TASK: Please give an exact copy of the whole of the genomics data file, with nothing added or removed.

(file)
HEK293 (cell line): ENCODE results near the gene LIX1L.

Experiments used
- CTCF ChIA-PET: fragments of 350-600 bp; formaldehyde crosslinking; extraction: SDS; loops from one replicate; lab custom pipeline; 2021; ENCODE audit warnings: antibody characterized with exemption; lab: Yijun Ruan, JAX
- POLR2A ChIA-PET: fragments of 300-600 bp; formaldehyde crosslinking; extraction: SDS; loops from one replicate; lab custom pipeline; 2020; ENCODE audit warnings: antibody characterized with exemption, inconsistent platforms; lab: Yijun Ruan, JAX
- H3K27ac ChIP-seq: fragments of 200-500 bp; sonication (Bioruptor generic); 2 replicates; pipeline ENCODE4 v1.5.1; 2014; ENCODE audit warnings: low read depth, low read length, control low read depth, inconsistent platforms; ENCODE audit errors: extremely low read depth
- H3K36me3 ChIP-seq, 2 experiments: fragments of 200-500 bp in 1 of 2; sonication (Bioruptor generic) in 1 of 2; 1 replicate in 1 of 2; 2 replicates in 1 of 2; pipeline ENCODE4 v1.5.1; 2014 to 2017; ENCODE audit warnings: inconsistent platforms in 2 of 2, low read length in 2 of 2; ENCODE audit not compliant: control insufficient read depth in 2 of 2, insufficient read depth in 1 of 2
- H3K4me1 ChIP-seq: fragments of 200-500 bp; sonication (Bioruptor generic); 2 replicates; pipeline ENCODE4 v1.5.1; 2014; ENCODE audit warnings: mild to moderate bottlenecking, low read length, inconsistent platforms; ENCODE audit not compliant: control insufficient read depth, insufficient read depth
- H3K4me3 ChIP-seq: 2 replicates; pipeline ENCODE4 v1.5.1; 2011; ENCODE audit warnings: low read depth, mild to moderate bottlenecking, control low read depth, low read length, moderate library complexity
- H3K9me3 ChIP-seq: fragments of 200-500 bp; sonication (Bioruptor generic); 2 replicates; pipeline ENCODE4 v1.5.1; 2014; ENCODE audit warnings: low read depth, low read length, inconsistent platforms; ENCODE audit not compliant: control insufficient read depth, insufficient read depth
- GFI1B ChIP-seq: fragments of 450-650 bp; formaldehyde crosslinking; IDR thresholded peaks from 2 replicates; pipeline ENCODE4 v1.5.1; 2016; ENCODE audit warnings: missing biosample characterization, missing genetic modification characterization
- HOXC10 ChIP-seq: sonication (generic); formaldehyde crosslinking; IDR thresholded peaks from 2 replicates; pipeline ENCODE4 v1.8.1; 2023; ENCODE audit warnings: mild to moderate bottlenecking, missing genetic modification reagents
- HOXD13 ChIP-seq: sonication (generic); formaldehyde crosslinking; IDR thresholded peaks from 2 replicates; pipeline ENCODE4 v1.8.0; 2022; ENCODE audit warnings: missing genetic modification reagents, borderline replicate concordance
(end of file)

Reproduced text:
HEK293 (cell line): ENCODE results near the gene LIX1L.

Experiments used
- CTCF ChIA-PET: fragments of 350-600 bp; formaldehyde crosslinking; extraction: SDS; loops from one replicate; lab custom pipeline; 2021; ENCODE audit warnings: antibody characterized with exemption; lab: Yijun Ruan, JAX
- POLR2A ChIA-PET: fragments of 300-600 bp; formaldehyde crosslinking; extraction: SDS; loops from one replicate; lab custom pipeline; 2020; ENCODE audit warnings: antibody characterized with exemption, inconsistent platforms; lab: Yijun Ruan, JAX
- H3K27ac ChIP-seq: fragments of 200-500 bp; sonication (Bioruptor generic); 2 replicates; pipeline ENCODE4 v1.5.1; 2014; ENCODE audit warnings: low read depth, low read length, control low read depth, inconsistent platforms; ENCODE audit errors: extremely low read depth
- H3K36me3 ChIP-seq, 2 experiments: fragments of 200-500 bp in 1 of 2; sonication (Bioruptor generic) in 1 of 2; 1 replicate in 1 of 2; 2 replicates in 1 of 2; pipeline ENCODE4 v1.5.1; 2014 to 2017; ENCODE audit warnings: inconsistent platforms in 2 of 2, low read length in 2 of 2; ENCODE audit not compliant: control insufficient read depth in 2 of 2, insufficient read depth in 1 of 2
- H3K4me1 ChIP-seq: fragments of 200-500 bp; sonication (Bioruptor generic); 2 replicates; pipeline ENCODE4 v1.5.1; 2014; ENCODE audit warnings: mild to moderate bottlenecking, low read length, inconsistent platforms; ENCODE audit not compliant: control insufficient read depth, insufficient read depth
- H3K4me3 ChIP-seq: 2 replicates; pipeline ENCODE4 v1.5.1; 2011; ENCODE audit warnings: low read depth, mild to moderate bottlenecking, control low read depth, low read length, moderate library complexity
- H3K9me3 ChIP-seq: fragments of 200-500 bp; sonication (Bioruptor generic); 2 replicates; pipeline ENCODE4 v1.5.1; 2014; ENCODE audit warnings: low read depth, low read length, inconsistent platforms; ENCODE audit not compliant: control insufficient read depth, insufficient read depth
- GFI1B ChIP-seq: fragments of 450-650 bp; formaldehyde crosslinking; IDR thresholded peaks from 2 replicates; pipeline ENCODE4 v1.5.1; 2016; ENCODE audit warnings: missing biosample characterization, missing genetic modification characterization
- HOXC10 ChIP-seq: sonication (generic); formaldehyde crosslinking; IDR thresholded peaks from 2 replicates; pipeline ENCODE4 v1.8.1; 2023; ENCODE audit warnings: mild to moderate bottlenecking, missing genetic modification reagents
- HOXD13 ChIP-seq: sonication (generic); formaldehyde crosslinking; IDR thresholded peaks from 2 replicates; pipeline ENCODE4 v1.8.0; 2022; ENCODE audit warnings: missing genetic modification reagents, borderline replicate concordance